See the exciting features coming to the Valencia Library!
February 10, 2007 - 2:00 P.M. - 3:00 P.M
Born in 1820, Harriet Tubman was a runaway slave from
Maryland who became known as the “Moses of her people.” Over
the course of 10 years, and at great personal risk, she led hundreds
of slaves to freedom along the Underground Railroad, a secret
network of safe houses where runaway slaves could stay on their
journey north to freedom. (www.americaslibrary.gov/cgi-bin/page.cgi/aa/tubman )
singer/songwriter and playwright as well as a storyteller. Karen is a graduate of the
American Academy of Dramatic Arts in New York City. She has received critical acclaim
for the off Broadway productions in which she has appeared. Karen has also guest starred in
the following television shows: Judging Amy, Ally McBeal, and Days Of Our Lives.
February 25, 2007 - 2:00 P.M. - 3:00 P.M
Moving from Chekhov to Shakespeare to Oscar Wilde, Strindberg, Turgenev, and Moliere,
women characters in classical literature are portrayed, with special attention given to
relationships with other women, men, and society.
television, commercials, and theaters in Los Angeles and New York.
March 11, 2007 - 2:00 P.M. - 3:00 P.M
Although the origin of the present flag's design is shrouded in the mists of history, one
popular story has it that in the spring of 1776, Robert Morris, financier and patriot
organizer, Col. George Ross and Gen. George Washington visited Mrs. Betsy Ross.
They showed her a design of a flag on a piece of paper. After suggesting the stars have
five rather than six points, she shortly produced a flag said to be the first `national' flag.
Betsy Ross is performed by Suzan Gallerito, a member of Knott’s Berry Farm’s Entertainment
and Education Team, Living Legends, and Women in Theater. She performs regularly as a historical
impressionist for schools, civic groups, presidential libraries, parades, and fairs.
March 18, 2007 - 2:00 P.M. - 3:00 P.M
Like other women of the time, Abigail lacked formal education; but her curiosity
spurred her keen intelligence, and she read avidly the books at hand. Reading created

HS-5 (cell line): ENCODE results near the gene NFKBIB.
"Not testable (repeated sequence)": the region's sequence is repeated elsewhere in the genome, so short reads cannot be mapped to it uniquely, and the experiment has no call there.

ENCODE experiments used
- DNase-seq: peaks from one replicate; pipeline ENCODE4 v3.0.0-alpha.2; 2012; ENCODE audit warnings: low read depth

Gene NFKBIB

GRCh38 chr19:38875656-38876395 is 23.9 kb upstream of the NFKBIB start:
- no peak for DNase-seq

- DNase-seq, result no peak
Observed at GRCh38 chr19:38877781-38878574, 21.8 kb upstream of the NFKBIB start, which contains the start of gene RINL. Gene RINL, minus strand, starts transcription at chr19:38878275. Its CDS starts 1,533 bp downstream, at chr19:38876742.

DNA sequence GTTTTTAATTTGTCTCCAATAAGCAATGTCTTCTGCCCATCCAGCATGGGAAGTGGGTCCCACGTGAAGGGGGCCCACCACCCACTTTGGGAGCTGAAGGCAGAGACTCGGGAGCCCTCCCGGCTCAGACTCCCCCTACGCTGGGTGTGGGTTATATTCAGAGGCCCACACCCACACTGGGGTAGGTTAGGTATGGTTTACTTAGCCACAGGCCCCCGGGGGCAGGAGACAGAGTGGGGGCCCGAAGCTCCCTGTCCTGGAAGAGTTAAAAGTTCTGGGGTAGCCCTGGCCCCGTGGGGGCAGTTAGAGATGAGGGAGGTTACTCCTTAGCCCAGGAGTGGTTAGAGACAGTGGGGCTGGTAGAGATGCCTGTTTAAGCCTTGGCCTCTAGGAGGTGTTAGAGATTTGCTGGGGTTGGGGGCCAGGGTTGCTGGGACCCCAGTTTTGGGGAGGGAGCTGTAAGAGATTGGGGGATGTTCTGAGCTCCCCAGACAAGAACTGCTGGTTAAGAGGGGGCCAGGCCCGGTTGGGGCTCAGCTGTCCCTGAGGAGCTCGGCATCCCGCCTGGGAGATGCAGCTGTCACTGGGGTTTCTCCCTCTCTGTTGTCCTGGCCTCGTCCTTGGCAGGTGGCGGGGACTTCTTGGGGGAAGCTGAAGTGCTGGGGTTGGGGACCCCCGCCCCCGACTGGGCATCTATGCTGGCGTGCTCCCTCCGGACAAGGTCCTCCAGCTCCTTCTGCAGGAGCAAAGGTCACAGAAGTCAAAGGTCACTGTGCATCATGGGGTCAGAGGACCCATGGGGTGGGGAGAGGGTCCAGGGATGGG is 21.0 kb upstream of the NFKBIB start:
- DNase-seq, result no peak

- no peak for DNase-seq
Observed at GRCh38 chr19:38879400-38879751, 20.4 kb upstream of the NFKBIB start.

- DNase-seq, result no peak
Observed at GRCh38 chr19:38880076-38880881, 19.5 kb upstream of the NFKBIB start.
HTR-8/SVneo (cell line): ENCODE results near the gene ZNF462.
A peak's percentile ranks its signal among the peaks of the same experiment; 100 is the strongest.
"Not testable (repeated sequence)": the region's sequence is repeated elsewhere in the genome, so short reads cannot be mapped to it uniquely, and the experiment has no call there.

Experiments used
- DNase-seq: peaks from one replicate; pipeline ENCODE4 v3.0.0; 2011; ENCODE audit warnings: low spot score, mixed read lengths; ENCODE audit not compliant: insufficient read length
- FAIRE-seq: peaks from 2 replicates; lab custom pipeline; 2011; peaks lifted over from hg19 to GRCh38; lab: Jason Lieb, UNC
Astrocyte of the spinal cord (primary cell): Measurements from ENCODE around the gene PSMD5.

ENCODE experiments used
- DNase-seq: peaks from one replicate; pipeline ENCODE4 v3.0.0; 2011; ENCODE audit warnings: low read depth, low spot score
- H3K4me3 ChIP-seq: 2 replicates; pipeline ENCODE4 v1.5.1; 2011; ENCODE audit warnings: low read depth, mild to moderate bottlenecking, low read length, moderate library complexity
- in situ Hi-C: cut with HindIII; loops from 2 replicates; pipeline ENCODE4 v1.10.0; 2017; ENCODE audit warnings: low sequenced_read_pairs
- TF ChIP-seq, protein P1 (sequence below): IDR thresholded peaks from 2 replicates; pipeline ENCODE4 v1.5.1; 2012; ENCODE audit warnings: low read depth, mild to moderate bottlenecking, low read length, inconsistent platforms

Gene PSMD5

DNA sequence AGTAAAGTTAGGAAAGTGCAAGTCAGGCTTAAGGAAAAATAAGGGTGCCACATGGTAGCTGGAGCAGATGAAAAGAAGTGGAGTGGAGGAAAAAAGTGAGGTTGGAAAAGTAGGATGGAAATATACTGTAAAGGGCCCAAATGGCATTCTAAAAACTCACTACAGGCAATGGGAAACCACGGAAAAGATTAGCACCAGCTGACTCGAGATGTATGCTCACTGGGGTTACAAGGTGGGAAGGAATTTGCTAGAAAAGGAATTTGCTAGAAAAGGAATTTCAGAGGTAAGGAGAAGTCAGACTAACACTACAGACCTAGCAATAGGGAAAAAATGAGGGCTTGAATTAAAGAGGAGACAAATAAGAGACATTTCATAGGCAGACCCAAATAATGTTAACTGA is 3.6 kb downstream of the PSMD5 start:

a bond between her and young John Adams....and they were married in 1764. It was
a marriage of the mind and of the heart, enduring for more than half a century,
enriched by time. The Adamses retired to Quincy in 1801, and for 17 years enjoyed
the companionship that public life had long denied them. Abigail died in 1818.... She
leaves her country a most remarkable record as patriot and First Lady, wife of one President and mother
of another. (www.whitehouse.gov/history/firstladies/aa2.html )
performing in schools. Ms. Helton is also the Recipient of the 1996 PASA (Performing Artists in
Schools Awards) Lifetime Achievement Award.
March 25, 2007 - 2:00 P.M. - 3 P.M.
Throughout the course of history women have had a major impact on changing
limited mores, overturning cruel & destructive laws, making breakthroughs in
science & medicine and contributing in every area to improving the quality of life.
Our history books have given us the names of many of those women. But could
these women have accomplished great things without the support & encouragement
of the women who carried picket signs and marched at their side? This show is
about the women, less familiar to us, who assisted in making possible these historic events.
Second City. When she came to Hollywood, she studied with Lee Strasberg and Peggy Feury.
As a performer she has worked in theatre, television & films, including a year on General Hospital.
She currently teaches for the SAG Conservatory program at the American Film Institute, as well as
privately. Sarah also serves as a judge in middle and high school statewide competitions,
in association with the Drama Teachers Assoc. of Southern California,
COUNTY OF LOS ANGELES PUBLIC LIBRARY
For ADA accommodation, such as sign language interpreter or materials in alternate format,
call (562) 940-8462 (voice), (661) 286-0058 (TTY) Monday-Friday, 8-5 at least 6 days prior to the event.
CELEBRATING WOMEN IN HISTORY AND LITERATURE
NATIONAL WOMEN’S HISTORY MONTH